War Doesn’t End With Treaties
Something made me perk up this morning, going through the weekend’s news. After two weeks of reading about South Ossetia’s irregulars, the militiamen blamed for everything from looting to attempted genocide, in the periphery of news stories, this morning I read this in the Washington Post:
In Khetagurovo, housewife Ofelia Dzhanyeva said she had lost her brother during the war in the early 1990s when South Ossetia threw off Georgian control, and after the latest conflict nothing would induce Ossetians to accept Tbilisi’s rule.
“None of the Ossetians is even thinking of reconciliation with Georgia now,” she said. “In 1991 our children turned into refugees. Now they have grown up to defend their homeland.”
She’s talking about the 1991-92 South Ossetia War, when the Ossetians declared independence from Georgian rule, and Georgia retaliated by invading the territory. The children who suffered in that conflict grew up internalizing simmering hatreds. When Georgia once again attacked this year, bombing South Ossetian villages, they finally had a chance to unleash their pent-up rage. The comportment of the official South Ossetian Army, some 2500-3000 men, was eclipsed by the rampaging of nearly 20,000 irregulars.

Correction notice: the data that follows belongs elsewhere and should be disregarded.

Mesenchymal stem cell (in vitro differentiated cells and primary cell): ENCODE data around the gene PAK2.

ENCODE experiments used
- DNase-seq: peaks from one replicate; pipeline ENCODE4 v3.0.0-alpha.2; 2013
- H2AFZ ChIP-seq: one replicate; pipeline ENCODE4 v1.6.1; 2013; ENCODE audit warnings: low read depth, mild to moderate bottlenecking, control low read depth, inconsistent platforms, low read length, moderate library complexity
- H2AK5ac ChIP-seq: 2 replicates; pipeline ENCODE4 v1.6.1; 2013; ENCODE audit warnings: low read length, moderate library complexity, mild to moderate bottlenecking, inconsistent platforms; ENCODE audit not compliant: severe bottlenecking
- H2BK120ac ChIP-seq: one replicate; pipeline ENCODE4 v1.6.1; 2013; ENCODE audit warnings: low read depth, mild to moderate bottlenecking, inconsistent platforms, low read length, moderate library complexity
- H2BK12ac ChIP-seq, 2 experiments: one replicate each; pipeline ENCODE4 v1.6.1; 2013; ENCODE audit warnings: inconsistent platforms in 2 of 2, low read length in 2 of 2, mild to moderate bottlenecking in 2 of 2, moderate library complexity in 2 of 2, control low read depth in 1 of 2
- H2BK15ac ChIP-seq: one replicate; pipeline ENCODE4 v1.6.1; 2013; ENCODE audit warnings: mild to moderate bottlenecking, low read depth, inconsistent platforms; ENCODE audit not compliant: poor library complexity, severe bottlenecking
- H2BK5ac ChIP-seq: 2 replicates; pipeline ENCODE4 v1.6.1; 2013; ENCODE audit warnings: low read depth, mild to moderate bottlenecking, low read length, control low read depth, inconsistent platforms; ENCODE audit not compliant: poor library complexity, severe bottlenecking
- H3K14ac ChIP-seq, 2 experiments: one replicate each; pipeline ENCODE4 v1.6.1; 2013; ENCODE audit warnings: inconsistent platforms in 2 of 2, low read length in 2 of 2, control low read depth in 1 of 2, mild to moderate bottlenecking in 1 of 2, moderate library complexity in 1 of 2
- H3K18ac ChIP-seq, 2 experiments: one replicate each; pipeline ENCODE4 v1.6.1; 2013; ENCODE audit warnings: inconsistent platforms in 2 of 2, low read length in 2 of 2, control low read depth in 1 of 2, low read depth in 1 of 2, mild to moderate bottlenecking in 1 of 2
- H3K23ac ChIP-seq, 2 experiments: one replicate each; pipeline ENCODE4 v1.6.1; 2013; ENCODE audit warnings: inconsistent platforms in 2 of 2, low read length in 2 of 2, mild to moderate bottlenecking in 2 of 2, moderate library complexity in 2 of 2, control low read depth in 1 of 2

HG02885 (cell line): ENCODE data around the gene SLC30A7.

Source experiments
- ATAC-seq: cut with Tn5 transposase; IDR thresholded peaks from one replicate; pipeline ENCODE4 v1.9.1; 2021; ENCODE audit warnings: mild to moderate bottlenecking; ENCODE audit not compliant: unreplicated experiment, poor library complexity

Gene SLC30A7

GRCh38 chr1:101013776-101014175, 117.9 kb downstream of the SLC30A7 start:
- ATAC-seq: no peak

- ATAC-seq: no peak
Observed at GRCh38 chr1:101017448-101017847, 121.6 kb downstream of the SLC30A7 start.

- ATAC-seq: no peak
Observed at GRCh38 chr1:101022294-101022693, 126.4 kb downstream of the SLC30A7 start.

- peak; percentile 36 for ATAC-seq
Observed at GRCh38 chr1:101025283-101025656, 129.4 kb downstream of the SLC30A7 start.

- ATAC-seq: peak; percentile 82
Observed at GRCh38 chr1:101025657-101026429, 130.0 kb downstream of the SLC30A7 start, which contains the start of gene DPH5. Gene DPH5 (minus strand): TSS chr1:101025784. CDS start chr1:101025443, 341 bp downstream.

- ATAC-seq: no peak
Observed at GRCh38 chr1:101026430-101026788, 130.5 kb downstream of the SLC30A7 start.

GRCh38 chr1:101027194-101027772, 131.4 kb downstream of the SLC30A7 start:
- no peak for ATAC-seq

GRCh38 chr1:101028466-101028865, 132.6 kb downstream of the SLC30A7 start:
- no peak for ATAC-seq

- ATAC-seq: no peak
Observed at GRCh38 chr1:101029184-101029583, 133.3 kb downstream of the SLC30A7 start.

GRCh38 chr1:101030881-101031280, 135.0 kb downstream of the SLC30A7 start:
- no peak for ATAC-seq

A cease-fire was agreed upon in the 90s conflict, but officials cannot sign away the damage done to a generation of young people by their policies. The latest conflict, with its thousands of refugees, may be setting the stage for the next generation of children obsessed with revenge. Official independence, especially if only recognized by Russia, isn’t likely to paper over those wounds.
Even though the scale of this conflict is relatively tiny, with “mere” tens of thousands of refugees, the entire world has been in some way affected. Western-Russian relations are at the lowest point since the cold war — and one shudders to think of the possibilities if Georgia had been allowed to join NATO.
Now consider the numbers we’re dealing with in Iraq. A “ripening,” so to speak, of the personal crises of every young Iraqi may be 10-15 years in the future. Barring a far-reaching patching up of grievances between Westerners and Iraqis, as well as between groups throughout that ethnic maze, the world might be in for another South Ossetia — times 1000.